Saturday 10 December 2016

Secret to a better love life? Sex just once a week

Sarah Knapton in London

Published 19/11/2015 | 02:30

For couples, happiness tended to increase with more frequent sex, but this plateaued at weekly sex
For couples, happiness tended to increase with more frequent sex, but this plateaued at weekly sex

For decades, self-help books and therapists have advised couples that the key to a successful relationship is sex…and plenty of it.

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But a new study suggests that actually, the happiest partners are making love just once a week.

According to the University of Toronto-Mississauga, more frequent attempts will not boost satisfaction or well-being.

The study was based on questionnaires filled in by 33,000 Americans over more than 30 years.

"I think the take-home message is that in general it is important to maintain a sexual connection with a romantic partner, but it is also important to have realistic expectations for one's sex life, given that many couples are busy with work and family responsibilities," said psychologist Dr Amy Muise, who led the research.

"Our research suggests that having more frequent sex in relationships is associated with greater happiness, but this is only true up to once a week; having sex more frequently is no longer associated with greater well-being.

"Therefore, it is not necessary, on average, for couples to aim to engage in sex as frequently as possible."

The study established that people in a relationship tend to have sex about once a week on average.

For couples, happiness tended to increase with more frequent sex, but this plateaued at weekly sex.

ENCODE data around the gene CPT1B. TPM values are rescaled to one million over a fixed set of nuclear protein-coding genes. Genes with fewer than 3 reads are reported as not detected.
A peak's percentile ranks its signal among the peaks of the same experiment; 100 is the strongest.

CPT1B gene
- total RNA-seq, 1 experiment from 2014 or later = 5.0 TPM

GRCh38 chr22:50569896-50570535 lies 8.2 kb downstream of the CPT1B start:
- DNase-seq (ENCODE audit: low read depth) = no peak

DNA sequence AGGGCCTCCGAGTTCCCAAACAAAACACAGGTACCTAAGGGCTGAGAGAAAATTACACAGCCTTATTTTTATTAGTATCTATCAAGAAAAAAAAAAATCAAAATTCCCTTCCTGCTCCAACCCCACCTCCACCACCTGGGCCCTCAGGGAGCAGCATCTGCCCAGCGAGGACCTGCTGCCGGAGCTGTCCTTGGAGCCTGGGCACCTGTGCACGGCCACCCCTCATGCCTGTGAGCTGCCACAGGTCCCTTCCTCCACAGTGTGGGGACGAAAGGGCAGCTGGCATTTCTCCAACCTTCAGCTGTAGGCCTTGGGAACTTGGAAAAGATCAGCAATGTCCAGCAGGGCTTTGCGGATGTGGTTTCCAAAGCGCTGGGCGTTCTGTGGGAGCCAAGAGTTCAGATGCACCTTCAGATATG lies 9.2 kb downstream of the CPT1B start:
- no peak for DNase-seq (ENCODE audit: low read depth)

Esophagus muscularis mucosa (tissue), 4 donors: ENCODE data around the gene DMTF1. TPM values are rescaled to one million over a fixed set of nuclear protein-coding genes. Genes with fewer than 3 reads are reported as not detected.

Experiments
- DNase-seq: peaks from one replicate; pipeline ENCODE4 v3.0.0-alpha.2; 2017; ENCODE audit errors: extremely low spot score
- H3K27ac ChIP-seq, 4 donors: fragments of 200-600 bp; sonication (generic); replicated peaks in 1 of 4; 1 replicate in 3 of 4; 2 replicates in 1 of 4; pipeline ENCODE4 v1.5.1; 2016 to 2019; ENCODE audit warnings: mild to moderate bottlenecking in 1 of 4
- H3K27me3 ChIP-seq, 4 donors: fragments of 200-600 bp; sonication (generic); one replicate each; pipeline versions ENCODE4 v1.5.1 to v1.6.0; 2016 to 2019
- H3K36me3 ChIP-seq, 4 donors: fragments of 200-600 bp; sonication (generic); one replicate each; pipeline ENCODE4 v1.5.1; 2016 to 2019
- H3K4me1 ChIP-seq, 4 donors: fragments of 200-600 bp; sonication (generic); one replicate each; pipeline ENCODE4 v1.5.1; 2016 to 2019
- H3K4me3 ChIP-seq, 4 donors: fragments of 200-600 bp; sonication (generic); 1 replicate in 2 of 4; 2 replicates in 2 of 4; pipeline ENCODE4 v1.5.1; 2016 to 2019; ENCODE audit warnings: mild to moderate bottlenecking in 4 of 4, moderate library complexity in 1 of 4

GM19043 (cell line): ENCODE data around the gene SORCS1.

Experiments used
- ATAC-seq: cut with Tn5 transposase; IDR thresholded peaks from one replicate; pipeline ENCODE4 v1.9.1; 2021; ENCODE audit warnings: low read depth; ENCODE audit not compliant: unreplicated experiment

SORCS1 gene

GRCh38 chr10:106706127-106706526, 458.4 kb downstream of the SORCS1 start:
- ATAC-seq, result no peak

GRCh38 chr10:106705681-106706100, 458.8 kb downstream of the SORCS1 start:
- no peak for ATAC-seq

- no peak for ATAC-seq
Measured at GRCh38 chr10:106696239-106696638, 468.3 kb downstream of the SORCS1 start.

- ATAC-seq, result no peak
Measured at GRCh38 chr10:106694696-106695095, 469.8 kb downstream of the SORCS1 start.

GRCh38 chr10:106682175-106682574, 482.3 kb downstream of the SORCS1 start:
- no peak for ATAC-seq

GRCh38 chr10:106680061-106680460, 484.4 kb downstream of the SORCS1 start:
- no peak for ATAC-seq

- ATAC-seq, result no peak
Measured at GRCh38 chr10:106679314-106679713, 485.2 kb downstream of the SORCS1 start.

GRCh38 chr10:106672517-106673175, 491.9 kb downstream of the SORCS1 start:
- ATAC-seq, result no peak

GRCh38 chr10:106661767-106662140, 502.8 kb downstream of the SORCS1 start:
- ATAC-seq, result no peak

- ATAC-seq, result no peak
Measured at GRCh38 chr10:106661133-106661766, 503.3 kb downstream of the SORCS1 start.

Bonding

Despite common stereotypes that men want more sex and older people have less sex, there actually was no difference in the findings based on gender, age or length of relationship.

"Our findings were consistent for men and women, younger and older people, and couples who had been married for a few years or decades," added Dr Muise.

The study also showed that frequent sex makes people happier than a high income.

The researchers conducted a survey with 335 people in long-term relationships, who were asked about their annual income.

People who had higher incomes but less sex were more unhappy than those with lower incomes but who enjoyed sex more often.

Research earlier this year by Carneigie-Mellon suggested that injecting more sex into a flailing love life could actually make the problem worse.

Couples instructed to increase sexual frequency saw their happiness levels fall.

The chief problem seemed to be just the fact that they were asked to do it, rather than initiating it on their own.

Relationship expert Tracey Cox said: "I think most couples will breathe a sigh of relief when reading this report.

"Sex is important in relationships for bonding and feeling that your partner still fancies you, but sex once a week is a realistic and achievable goal for busy people.

"We still cling to this myth that we should be having sex all the time, but our bodies just aren't built that way and actually you are more likely to get bored of your partner if you have too much sex."

The research was published by the Society for Personality and Psychology.

Irish Independent

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